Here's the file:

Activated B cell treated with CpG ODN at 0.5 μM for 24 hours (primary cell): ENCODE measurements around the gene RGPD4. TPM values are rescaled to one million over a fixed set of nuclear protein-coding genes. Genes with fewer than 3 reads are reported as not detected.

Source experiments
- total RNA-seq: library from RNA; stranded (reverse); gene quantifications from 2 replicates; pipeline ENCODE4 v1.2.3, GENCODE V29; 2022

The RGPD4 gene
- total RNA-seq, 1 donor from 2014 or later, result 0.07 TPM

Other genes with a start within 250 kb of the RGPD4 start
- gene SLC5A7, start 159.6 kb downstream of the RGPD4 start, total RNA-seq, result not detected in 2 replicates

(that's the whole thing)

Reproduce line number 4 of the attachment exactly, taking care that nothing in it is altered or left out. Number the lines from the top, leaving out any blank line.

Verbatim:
The RGPD4 gene